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    Irving Berlin Reader

    ISBN-10: 0195383745
    ISBN-13: 9780195383744
    Author(s): Benjamin Sears
    Description: Without any formal training in music composition, Irving Berlin took a knack for music and turned it into the most successful songwriting career in American history. Berlin was the first Tin Pan Alley songwriter to go uptown to Broadway with a  More...
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    List Price: $36.95
    Publisher: Oxford University Press, Incorporated
    Binding: Hardcover
    Pages: 232
    Size: 6.50" wide x 9.50" long x 0.75" tall
    Weight: 0.946
    Language: English

    Without any formal training in music composition, Irving Berlin took a knack for music and turned it into the most successful songwriting career in American history. Berlin was the first Tin Pan Alley songwriter to go uptown to Broadway with a complete musical score (Watch Your Stepin 1914); he is the only songwriter to build a theater exclusively for his own work (The Music Box); and his name appears above the title of his Broadway shows and Hollywood films (Irving Berlin's Holiday Inn), still a rare honor for songwriters. Berlin is also notable due to the length of his career in American Song; he sold his first song at the age of 18 and passed away at the age of 101 having outlived several of his own copyrights. Throughout his career, Berlin showed that a popular song need not be of a lesser quality than songs informed by the principles of "classical" music composition. Forty years after his last published song many of his songs remain popular and several have even entered folk song status, something no other 20th-century American songwriter can claim.As one of the most seminal figures of the twentieth century, both in the world of music and in American culture more generally, and as one of the rare songwriters equally successful with popular songs, Broadway shows, and Hollywood scores, Irving Berlin is the subject of an enormous corpus of writing, scattered throughout countless publications and archives. A noted performer and interpreter of Berlin's works, Benjamin Sears has unprecedented familiarity with these sources and brings together in this Reader a broad range of the most insightful primary and secondary materials. Grouped together according to the chronology of Berlin's life and work, each section and article features a critical introduction to orient the reader and contextualize the materials within the framework of American musical history. Taken as a whole, the writings -- many by Berlin himself -- provide a new perspective on Berlin that highlights his musical genius in the context of his artistic development.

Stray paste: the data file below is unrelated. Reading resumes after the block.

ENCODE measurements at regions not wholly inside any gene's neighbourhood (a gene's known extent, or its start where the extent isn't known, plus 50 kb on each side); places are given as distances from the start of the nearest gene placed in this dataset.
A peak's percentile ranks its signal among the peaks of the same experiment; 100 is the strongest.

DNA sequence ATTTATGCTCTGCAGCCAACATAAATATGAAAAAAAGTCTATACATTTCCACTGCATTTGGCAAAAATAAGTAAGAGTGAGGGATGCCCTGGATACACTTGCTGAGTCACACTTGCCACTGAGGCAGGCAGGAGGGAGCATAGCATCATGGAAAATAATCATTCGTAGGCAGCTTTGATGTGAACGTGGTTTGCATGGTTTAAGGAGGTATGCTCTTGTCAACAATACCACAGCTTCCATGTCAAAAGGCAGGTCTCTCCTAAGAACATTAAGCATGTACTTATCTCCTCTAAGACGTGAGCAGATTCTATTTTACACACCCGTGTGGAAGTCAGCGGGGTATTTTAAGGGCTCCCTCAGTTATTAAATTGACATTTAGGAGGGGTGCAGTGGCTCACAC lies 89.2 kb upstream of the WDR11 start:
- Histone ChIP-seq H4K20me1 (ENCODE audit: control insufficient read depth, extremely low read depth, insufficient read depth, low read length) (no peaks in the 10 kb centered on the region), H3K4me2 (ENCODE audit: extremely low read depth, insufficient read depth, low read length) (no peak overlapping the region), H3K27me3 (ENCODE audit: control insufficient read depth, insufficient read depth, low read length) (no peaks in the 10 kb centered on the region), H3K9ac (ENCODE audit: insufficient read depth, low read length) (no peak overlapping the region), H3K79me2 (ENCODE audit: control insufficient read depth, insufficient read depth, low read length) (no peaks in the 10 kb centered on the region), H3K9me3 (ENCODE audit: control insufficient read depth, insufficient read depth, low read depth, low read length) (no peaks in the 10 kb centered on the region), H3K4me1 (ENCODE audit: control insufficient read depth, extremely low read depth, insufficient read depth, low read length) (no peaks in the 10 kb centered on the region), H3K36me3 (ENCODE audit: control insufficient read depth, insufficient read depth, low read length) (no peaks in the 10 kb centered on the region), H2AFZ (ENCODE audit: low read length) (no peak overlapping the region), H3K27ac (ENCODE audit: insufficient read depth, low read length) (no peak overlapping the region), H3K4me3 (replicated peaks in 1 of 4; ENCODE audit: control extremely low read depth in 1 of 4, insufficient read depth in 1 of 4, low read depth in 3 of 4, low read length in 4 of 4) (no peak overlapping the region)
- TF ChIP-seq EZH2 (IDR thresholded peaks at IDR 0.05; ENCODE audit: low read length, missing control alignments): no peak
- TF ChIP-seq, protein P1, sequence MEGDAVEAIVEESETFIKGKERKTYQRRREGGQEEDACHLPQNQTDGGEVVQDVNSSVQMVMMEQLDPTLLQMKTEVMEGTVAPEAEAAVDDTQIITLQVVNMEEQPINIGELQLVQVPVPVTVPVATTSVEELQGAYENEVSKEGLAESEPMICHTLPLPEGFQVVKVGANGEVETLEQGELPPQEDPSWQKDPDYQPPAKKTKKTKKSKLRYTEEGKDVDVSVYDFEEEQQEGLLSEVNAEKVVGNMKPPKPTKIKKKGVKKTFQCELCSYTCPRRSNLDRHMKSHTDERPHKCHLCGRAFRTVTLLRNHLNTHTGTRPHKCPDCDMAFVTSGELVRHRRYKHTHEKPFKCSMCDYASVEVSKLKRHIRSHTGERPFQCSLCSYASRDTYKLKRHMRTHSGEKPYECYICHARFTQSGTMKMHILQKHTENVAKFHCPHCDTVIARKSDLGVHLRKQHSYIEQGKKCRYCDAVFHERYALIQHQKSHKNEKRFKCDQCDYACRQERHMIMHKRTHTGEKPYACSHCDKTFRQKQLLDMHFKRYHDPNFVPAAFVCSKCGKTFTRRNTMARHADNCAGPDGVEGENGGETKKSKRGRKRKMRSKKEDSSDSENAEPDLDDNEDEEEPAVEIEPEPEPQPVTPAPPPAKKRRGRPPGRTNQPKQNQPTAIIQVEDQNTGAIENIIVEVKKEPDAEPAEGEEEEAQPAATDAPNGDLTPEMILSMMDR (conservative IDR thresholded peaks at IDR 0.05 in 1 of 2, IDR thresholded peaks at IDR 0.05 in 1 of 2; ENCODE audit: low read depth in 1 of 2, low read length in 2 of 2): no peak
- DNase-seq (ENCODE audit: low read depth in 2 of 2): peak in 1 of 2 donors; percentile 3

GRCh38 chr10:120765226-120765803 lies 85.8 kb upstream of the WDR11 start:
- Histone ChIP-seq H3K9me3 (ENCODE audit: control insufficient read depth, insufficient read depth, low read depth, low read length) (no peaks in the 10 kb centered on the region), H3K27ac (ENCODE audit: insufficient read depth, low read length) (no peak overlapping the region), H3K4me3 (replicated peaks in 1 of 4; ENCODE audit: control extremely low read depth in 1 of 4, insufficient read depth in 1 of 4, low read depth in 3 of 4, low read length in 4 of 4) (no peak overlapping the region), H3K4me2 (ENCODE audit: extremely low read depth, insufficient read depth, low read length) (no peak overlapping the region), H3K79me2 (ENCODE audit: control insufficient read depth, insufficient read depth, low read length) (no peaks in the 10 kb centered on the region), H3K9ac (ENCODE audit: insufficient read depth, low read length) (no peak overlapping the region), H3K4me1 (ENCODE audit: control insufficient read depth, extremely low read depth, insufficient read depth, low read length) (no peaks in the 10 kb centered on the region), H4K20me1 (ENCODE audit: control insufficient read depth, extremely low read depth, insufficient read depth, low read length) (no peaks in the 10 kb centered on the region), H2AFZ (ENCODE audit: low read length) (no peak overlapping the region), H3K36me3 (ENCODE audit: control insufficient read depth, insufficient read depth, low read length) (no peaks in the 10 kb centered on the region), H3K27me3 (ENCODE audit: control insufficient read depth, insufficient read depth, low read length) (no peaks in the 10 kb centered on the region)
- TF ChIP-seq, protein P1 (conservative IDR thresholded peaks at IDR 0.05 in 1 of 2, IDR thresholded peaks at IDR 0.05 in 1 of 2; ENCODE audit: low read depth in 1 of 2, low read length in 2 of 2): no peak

Acknowledgments
    Introduction
    Musical Demon: Early Years
    Ward Morehouse: A Trip to Chinatown with Irving Berlin
    Rennold Wolf: The Boy Who Revived Ragtime
    Edward Jablonski: "Alexander" and Irving
    Charles Hamm: Excerpt from Alexander and His Band
    "Madam Critic": Review of Watch Your Step
    Harry B. Smith: Excerpt from First Nights and First Editions
    Margaret Knapp: Watch Your Step: Irving Berlin's 1914 Musical
    Ghost of Verdi Interviewed: Tells How He Suffers Nightly
    Robert Baral: Fond Memory: Those Music Box Revues
    Robert Benchley: Letter about The Music Box
    S. I. deKrafft: "Yes, We Have No Bananas" in Grand Opera Setting
    Blue Skies: Middle Years
    George S. Kaufman: Memoir
    Letter from Jerome Kern to Alexander Woollcott, from The Story of Irving Berlin
    Richard Rodgers: Excerpt from Musical Stages
    Richard Barrios: Excerpt from chapter "The March of Time" in A Song in the Dark
    Howard Pollack: Unity of Word and Tone in Two Ballads by Irving Berlin
    Benjamin Sears: The Origins of "Easter Parade"
    Cleve Sallendan G-A-W-D Bless A-M-E-R-I-K-E-R!
    "No Right to a Personal Interest in 'God Bless America,'" Berlin Is Told
    Excerpt from Stokowski, Here for Concert Tonight, Praises Martial, Folk Songs; Likes to Play for Soldiers
    Irving Berlin Orders Song Word Change
    Richard Rodgers: Excerpt from Musical Stages
    Ethel Merman, as told to Pete Martin: Excerpt from Who Could Ash for Anything More
    Brooks Atkinson: On Annie Get Your Gun
    Harold Arlen and Ralph Blane: Verse to "Halloween"
    John Russell Taylor and Arthur Jackson: Chapter Excerpt from The Hollywood Musical on Fred Astaire
    Fred Astaire: Excerpt from Steps in Time
    The Melody Lingers On: Later Years
    Joshua Logan: A Ninetieth-Birthday Salute to the Master of American Song
    Nancy Caldwell Sorel: First Encounters: Irving Berlin and George Gershwin
    Mark Steyn: Excerpts from Top Hat and Tails
    Marilyn Bergen Berlin at 100: Life on a High Note
    Murray Kempton: Bit of Blues for Ballads of Berlin
    Josh Rubins: Genius without Tears
    Arthur Maisel: Irving Berlin (1888-1989)
    Edward Sorel: Cartoon, "September 22,1989"
    Irving Berlin in His Own Words
    Irving Berlin: How to Write Ragtime Songs
    Irving Berlin: Song and Sorrow Are Playmates
    Frank Ward O'Malley: Irving Berlin Gives Nine Rules for Writing Popular Songs
    Isaac Goldberg: Excerpt from Words and Music from Irving Berlin
    Irving Berlin: Selected Letters
    Irving Berlin: Irving Berlin's Insomnia
    Lead sheet for "Soft lights and Sweet Music"
    Biographical Highlights
    Suggested Reading
    Index

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